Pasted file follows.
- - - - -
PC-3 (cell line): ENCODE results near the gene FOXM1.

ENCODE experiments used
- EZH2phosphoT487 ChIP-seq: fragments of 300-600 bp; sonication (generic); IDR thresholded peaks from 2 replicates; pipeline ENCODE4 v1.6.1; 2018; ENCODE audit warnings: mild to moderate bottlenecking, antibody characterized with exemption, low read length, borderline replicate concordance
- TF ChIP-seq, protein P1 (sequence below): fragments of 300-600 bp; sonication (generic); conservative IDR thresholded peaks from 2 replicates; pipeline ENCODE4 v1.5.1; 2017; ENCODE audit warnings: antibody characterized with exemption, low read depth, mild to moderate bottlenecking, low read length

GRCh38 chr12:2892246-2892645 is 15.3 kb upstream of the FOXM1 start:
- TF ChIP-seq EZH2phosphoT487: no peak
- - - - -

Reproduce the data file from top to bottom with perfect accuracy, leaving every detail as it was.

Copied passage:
PC-3 (cell line): ENCODE results near the gene FOXM1.

ENCODE experiments used
- EZH2phosphoT487 ChIP-seq: fragments of 300-600 bp; sonication (generic); IDR thresholded peaks from 2 replicates; pipeline ENCODE4 v1.6.1; 2018; ENCODE audit warnings: mild to moderate bottlenecking, antibody characterized with exemption, low read length, borderline replicate concordance
- TF ChIP-seq, protein P1 (sequence below): fragments of 300-600 bp; sonication (generic); conservative IDR thresholded peaks from 2 replicates; pipeline ENCODE4 v1.5.1; 2017; ENCODE audit warnings: antibody characterized with exemption, low read depth, mild to moderate bottlenecking, low read length

GRCh38 chr12:2892246-2892645 is 15.3 kb upstream of the FOXM1 start:
- TF ChIP-seq EZH2phosphoT487: no peak